It is certain from the Holy Scriptures that the Spirit of God dwells within us. There he acts, there he prays without ceasing, groans, desires, and asks for us what we do not know how to ask for ourselves. The Spirit urges us on, animates us, speaks to us when we are silent, suggests to us all truth, and so unites us to him that we become one spirit. This is the teaching of faith, and even those teachers farthest removed from the interior life cannot avoid acknowledging it to be so. ... Alas! What blindness is ours! We suppose ourselves alone in the inner sanctuary, when God is more intimately present there than we are ourselves.

You may say, "What then! Are we all inspired?" Yes, without a doubt! But not in the same way the prophets and apostles were. Without the actual inspiration of the Spirit of grace, we could neither do, nor will, nor believe any good thing. We are, then, always inspired, but we incessantly stifle the inspiration. God does not cease to speak, but the noise of the world outside us, and the noise of our passions within, prevent our hearing him.

So, we should come to understand that in stifling the Holy Spirit, we behave no different from those who refused to listen to the prophets or those who shut Jesus out of their lives. And so, we kill the spirit within us. We deaden our consciences to our own disadvantage and even destruction. Why? Archbishop Fénelon supplies a very plausible answer: that the Spirit of truth "speaks to the unrepentant, but, stunned by the noise of the world and their passions, they cannot hear him. The interior voice to them seems to be a fable."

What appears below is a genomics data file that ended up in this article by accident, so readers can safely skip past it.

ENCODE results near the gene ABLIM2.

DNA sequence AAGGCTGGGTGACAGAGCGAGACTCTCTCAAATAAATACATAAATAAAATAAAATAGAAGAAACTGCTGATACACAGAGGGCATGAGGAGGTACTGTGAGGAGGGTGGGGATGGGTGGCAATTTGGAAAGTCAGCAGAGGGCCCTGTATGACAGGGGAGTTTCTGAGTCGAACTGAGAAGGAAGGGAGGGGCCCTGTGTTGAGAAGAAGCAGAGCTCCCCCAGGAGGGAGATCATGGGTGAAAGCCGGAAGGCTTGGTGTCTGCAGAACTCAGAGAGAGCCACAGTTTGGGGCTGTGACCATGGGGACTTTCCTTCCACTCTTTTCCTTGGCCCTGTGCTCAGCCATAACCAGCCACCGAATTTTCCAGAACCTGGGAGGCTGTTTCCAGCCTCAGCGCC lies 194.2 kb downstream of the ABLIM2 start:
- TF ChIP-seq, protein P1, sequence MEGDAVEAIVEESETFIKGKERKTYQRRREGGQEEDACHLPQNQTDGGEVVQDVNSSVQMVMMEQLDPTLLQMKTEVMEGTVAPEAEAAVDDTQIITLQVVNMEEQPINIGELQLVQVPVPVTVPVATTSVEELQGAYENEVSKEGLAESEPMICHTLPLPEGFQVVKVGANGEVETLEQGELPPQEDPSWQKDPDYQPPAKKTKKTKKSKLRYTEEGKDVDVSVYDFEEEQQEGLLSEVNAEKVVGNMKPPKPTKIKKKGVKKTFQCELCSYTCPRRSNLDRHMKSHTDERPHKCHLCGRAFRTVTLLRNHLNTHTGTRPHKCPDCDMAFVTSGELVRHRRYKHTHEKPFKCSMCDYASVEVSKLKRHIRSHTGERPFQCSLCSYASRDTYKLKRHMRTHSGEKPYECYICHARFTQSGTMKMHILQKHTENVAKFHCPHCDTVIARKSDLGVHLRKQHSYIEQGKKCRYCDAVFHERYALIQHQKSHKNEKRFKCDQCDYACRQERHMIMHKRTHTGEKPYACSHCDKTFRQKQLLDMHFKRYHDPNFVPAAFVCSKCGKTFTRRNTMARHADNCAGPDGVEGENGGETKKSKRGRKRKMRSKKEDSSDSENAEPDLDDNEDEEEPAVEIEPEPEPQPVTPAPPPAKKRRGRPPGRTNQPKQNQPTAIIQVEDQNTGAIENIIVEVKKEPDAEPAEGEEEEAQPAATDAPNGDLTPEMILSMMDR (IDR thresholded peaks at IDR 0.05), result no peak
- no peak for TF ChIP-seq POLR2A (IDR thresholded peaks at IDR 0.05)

Archbishop Fénelon therefore instructs us wisely, "We must lend an attentive ear, for his voice is soft and still, and is heard only by those who hear nothing else! How rare it is to find a soul still enough to hear God speak! [although] ...God is continually speaking to us." It almost seems analogous to the narrow gate that Jesus speaks tells us about. Is this the reason Jesus says that there are few that actually pass through? Good food for thought!

If God is speaking to us continuously, we must heed the Archbishop's words and learn to "still our souls" and--talk to God--but more importantly, let God talk directly to us--and hopefully soon!